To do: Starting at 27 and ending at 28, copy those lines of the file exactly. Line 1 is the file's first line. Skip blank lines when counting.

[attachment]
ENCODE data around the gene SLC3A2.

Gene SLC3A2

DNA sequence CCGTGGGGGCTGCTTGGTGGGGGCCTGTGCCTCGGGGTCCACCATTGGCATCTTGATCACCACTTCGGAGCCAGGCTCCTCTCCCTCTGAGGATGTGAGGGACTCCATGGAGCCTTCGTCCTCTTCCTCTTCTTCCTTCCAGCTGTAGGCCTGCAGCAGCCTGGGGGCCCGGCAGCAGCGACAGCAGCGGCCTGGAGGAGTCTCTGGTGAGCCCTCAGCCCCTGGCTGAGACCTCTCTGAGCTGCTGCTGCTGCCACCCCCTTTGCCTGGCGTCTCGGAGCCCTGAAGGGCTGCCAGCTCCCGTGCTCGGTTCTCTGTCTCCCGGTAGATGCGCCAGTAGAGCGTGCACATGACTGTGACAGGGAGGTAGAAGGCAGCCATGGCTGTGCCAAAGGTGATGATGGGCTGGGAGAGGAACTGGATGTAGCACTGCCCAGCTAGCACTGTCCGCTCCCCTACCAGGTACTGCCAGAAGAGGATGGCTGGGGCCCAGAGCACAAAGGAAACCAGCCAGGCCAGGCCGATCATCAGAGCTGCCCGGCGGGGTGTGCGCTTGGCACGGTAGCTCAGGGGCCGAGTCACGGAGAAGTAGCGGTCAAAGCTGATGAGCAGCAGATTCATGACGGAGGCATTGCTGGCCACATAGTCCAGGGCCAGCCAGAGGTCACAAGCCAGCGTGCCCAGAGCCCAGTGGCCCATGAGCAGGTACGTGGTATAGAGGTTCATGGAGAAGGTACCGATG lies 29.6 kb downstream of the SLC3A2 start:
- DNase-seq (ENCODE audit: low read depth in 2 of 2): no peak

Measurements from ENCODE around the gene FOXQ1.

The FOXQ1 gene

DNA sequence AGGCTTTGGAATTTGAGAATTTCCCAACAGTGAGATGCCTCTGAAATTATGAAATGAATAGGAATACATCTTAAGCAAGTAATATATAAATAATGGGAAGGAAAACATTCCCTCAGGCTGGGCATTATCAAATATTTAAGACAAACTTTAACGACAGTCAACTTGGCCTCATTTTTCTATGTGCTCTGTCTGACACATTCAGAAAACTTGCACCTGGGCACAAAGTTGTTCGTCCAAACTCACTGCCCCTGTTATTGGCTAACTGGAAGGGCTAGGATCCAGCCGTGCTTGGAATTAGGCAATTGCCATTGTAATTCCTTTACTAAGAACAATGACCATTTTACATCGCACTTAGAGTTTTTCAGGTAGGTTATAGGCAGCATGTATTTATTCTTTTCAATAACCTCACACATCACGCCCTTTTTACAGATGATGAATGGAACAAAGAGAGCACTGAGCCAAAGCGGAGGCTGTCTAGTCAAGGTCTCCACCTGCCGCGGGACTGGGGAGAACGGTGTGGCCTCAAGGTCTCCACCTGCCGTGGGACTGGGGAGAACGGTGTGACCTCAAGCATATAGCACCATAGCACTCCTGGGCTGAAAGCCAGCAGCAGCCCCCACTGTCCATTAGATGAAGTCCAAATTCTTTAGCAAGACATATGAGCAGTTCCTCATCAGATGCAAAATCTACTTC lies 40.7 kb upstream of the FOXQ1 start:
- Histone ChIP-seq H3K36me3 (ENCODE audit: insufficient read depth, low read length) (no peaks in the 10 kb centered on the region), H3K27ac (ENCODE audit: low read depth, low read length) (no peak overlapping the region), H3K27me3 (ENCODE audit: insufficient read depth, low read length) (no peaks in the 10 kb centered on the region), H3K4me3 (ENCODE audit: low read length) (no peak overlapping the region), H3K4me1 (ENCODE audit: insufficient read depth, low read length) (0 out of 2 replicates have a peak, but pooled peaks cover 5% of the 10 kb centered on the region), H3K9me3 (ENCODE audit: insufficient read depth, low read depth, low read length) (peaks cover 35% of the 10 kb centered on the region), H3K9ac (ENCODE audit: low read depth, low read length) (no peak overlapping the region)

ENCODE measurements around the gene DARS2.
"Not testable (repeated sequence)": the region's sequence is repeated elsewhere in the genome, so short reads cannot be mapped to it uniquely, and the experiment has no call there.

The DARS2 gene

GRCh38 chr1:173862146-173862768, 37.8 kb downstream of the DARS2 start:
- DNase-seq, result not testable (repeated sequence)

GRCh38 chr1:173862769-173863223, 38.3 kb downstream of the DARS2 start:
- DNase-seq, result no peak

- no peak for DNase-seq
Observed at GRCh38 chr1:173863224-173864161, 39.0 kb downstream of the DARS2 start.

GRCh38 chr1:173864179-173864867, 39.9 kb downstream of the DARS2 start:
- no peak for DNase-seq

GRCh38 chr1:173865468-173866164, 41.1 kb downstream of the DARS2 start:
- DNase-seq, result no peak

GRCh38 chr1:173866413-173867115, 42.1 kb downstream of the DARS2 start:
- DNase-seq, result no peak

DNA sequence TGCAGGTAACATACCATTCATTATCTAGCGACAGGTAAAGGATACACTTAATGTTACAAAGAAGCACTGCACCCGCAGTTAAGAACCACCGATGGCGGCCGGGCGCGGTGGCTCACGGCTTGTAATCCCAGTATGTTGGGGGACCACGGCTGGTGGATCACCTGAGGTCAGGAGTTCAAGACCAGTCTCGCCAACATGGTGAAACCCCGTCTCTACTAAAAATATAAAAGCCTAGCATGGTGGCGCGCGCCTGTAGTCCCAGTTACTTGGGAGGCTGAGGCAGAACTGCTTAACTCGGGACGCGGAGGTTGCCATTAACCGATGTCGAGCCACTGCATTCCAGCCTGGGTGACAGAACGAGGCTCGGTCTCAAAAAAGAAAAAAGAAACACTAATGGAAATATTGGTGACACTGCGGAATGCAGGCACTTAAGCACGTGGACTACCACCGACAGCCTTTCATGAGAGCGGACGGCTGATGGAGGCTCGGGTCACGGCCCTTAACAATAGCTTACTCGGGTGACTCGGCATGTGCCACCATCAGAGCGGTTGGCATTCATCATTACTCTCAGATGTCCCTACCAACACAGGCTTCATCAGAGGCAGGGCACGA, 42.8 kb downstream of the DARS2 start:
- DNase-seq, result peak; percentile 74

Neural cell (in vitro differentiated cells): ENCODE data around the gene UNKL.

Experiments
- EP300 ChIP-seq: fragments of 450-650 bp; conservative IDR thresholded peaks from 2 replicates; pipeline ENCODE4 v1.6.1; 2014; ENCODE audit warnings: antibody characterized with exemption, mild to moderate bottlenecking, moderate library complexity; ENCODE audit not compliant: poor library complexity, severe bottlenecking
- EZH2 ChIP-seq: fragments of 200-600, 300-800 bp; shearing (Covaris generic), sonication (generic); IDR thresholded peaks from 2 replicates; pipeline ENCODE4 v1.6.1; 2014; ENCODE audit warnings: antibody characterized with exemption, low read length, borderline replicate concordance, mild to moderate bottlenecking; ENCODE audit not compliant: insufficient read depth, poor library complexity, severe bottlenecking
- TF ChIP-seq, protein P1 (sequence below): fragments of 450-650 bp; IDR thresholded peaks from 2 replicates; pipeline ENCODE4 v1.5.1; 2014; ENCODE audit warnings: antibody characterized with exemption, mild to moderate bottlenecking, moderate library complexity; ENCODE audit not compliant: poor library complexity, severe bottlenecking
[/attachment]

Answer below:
Experiments
- EP300 ChIP-seq: fragments of 450-650 bp; conservative IDR thresholded peaks from 2 replicates; pipeline ENCODE4 v1.6.1; 2014; ENCODE audit warnings: antibody characterized with exemption, mild to moderate bottlenecking, moderate library complexity; ENCODE audit not compliant: poor library complexity, severe bottlenecking